"Karger was the first to announce he was seriously considering running for President on April 10, 2010 at the Southern Republican Leadership Conference in New Orleans and the first to establish a Presidential Exploratory Committee on July 18, 2010. He was the first to run commercials in New Hampshire right after Labor Day last year, the first to run an Iowa commercial right after the November midterm elections and the first to hire a State Director in Iowa on December 1, 2010. So it only stands to reason that Karger would be the first to file for the Republican nomination for President."
Since there isn't a rightie in in this forum with the guts to "come out" and support anyone else from that list at the top, I guess Fred Karger is it.
Looks like bay area conservatives have folded up their tents and moved to Oklahoma. No one left.
Or at least, no one willing to defend the whack jobs GOPpers running in 2012.
So we get Fred at the Reagan library debating himself in a month.
It will be particularly fun to watch the social issues being debated, especially...
Gay rights. Imagine MAD Magazine's take on it:
Moderator: "let's ask the panel what you think of 'the gay' "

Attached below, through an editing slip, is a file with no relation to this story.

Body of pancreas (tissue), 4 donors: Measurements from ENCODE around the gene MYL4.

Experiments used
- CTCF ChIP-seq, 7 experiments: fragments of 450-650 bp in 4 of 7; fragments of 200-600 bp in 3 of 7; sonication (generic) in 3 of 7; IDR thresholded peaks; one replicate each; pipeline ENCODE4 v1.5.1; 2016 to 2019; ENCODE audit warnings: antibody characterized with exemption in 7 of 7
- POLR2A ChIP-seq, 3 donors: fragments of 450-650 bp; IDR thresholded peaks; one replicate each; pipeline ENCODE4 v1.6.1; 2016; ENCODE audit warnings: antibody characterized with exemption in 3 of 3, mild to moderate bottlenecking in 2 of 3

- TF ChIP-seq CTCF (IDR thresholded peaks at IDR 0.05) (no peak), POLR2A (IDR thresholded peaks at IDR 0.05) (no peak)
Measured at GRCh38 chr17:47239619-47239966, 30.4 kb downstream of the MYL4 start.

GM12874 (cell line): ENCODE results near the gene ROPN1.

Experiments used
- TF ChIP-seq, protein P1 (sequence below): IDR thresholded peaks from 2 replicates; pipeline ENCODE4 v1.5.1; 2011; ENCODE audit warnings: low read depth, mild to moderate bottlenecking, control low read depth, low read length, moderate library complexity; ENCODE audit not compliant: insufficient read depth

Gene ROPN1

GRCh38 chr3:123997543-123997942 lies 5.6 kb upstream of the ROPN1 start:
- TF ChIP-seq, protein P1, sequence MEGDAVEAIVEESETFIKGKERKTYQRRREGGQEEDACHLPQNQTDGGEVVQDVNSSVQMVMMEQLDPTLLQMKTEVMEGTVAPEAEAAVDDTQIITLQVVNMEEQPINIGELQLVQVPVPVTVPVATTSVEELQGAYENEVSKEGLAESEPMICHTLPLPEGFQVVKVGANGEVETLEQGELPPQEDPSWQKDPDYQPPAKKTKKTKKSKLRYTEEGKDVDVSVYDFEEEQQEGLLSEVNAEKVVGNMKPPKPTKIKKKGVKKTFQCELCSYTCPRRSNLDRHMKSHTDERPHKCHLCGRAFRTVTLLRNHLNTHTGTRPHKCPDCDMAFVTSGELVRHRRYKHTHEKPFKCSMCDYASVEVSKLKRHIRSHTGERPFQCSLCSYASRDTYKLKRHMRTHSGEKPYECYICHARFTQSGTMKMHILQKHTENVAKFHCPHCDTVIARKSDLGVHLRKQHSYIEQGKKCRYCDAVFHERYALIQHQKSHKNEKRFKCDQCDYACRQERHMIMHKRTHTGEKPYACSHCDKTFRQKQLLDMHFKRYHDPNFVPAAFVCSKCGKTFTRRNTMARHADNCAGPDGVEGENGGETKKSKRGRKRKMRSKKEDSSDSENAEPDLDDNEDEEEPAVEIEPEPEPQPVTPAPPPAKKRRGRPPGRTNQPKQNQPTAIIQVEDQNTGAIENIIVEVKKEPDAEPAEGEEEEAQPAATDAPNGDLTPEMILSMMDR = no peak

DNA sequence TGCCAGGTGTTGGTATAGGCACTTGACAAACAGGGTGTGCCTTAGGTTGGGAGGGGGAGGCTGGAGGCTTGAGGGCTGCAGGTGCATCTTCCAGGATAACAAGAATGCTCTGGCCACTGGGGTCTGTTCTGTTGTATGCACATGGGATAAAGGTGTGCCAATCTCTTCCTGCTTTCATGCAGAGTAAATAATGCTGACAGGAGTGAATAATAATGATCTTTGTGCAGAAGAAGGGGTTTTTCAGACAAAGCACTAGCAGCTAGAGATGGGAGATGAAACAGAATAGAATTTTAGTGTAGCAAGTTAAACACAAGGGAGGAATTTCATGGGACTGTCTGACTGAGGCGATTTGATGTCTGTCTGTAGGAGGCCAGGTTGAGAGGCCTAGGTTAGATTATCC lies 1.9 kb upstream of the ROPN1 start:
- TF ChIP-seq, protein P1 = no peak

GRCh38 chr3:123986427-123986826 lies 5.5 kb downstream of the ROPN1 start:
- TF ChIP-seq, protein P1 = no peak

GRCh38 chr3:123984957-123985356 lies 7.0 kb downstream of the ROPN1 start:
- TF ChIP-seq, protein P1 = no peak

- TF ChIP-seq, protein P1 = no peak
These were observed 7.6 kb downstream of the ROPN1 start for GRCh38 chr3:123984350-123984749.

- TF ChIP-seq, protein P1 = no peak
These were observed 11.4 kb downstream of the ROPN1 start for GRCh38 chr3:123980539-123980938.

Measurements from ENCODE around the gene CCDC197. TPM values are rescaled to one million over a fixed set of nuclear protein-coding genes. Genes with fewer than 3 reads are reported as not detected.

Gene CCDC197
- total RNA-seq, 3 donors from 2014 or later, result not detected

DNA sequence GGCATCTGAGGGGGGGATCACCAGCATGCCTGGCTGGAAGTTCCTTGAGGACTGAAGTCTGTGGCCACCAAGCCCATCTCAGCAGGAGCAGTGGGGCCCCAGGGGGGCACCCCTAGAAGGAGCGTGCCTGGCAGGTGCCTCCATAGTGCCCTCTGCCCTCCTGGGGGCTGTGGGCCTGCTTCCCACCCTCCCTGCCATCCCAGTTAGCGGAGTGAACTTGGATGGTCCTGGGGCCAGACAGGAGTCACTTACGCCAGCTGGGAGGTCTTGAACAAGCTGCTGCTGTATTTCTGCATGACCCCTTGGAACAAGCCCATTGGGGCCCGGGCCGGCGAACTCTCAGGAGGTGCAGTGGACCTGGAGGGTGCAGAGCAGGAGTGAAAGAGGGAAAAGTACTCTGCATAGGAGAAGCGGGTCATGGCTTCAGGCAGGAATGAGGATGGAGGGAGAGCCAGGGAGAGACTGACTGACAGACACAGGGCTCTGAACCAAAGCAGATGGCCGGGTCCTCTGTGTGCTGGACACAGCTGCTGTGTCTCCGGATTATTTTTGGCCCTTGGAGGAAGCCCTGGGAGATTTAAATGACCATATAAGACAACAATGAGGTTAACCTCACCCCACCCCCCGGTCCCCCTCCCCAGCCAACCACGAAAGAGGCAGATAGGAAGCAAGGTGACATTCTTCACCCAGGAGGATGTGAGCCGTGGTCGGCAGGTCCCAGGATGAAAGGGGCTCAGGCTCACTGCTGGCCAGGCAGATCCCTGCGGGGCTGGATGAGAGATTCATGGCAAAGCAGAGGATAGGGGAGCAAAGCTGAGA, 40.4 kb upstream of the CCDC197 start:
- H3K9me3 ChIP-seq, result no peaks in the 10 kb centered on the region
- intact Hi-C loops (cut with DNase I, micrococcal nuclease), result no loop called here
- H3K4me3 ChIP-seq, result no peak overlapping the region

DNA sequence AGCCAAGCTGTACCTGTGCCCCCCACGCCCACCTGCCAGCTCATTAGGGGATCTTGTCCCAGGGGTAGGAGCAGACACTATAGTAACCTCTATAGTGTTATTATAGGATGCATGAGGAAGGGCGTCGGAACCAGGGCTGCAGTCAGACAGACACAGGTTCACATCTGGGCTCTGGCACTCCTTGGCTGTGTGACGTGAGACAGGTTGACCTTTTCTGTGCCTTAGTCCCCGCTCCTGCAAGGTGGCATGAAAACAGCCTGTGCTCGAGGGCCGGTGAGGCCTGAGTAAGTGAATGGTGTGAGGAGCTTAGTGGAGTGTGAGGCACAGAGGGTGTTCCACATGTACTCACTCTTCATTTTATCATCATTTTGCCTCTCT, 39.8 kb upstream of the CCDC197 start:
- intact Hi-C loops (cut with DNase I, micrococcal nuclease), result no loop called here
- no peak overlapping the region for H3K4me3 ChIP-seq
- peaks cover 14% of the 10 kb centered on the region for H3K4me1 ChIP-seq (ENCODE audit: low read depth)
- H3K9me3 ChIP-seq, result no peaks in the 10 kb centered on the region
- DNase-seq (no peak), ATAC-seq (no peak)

Fred Karger (alone on stage as the only announced candidate): "I love 'em!!"
Moderator: "Okay, well that's all we have here, so score one for the 'light in the loafer' crowd, since three-timer Newt, two-timer Rudy, Rick "search my name on google" Santorium, and the rest haven't the you-know-whats to declare yet."
Moderator: "Thanks to our only GOP contestant for playing tonight."
Camera pans out, and the conservative moderator goes to shake Fred K's hand and whispers: "so, fella, how long ya in town for?"
Your new GOP.
From the rest of the paragraph quoted above: "Oh, yeah, Fred would also be the first openly gay candidate to run for President in history."
The GOP's only announced 2012 candidate is the first openly gay candidate for president in US history. He has more guts than Newt, Sarah and all the rest! Web Link
How wonderful is that? God bless him. President Obama, you may have just lost part of the gay vote!
Posted by Willy SM, a resident of Atherton, on Mar 24, 2011 at 12:52 pm
Michelle Bachman announces she might announce in June. Funny, I thought decisiveness was a prerequisite for president.
Newt, who also is waffling on announcing officially, probably doesn't want the job, just wants to boost his speaking fees. Perhaps higher income means more (youknowwhataguylikeNewtwants) on the side. He remembers well what Dr K said about power.
Posted by Willy SM, a resident of Atherton, on Mar 26, 2011 at 11:32 am
Uh, oh, the mainstream media is waking up to the question: